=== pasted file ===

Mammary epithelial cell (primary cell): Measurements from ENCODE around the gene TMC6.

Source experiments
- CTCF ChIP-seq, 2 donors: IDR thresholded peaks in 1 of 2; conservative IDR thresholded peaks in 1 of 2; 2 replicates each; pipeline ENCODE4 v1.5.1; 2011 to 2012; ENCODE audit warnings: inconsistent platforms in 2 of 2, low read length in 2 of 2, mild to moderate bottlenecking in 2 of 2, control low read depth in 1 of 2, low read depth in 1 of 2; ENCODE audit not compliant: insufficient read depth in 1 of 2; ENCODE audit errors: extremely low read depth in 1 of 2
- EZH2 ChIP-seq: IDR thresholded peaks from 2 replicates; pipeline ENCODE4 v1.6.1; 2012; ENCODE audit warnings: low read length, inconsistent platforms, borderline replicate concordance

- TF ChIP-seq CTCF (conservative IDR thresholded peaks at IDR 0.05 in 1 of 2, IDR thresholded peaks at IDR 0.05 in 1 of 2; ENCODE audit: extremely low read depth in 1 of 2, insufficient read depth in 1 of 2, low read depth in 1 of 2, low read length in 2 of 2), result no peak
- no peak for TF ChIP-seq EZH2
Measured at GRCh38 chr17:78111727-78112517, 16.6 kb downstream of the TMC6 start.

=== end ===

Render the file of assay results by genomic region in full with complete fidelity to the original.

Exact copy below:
Mammary epithelial cell (primary cell): Measurements from ENCODE around the gene TMC6.

Source experiments
- CTCF ChIP-seq, 2 donors: IDR thresholded peaks in 1 of 2; conservative IDR thresholded peaks in 1 of 2; 2 replicates each; pipeline ENCODE4 v1.5.1; 2011 to 2012; ENCODE audit warnings: inconsistent platforms in 2 of 2, low read length in 2 of 2, mild to moderate bottlenecking in 2 of 2, control low read depth in 1 of 2, low read depth in 1 of 2; ENCODE audit not compliant: insufficient read depth in 1 of 2; ENCODE audit errors: extremely low read depth in 1 of 2
- EZH2 ChIP-seq: IDR thresholded peaks from 2 replicates; pipeline ENCODE4 v1.6.1; 2012; ENCODE audit warnings: low read length, inconsistent platforms, borderline replicate concordance

- TF ChIP-seq CTCF (conservative IDR thresholded peaks at IDR 0.05 in 1 of 2, IDR thresholded peaks at IDR 0.05 in 1 of 2; ENCODE audit: extremely low read depth in 1 of 2, insufficient read depth in 1 of 2, low read depth in 1 of 2, low read length in 2 of 2), result no peak
- no peak for TF ChIP-seq EZH2
Measured at GRCh38 chr17:78111727-78112517, 16.6 kb downstream of the TMC6 start.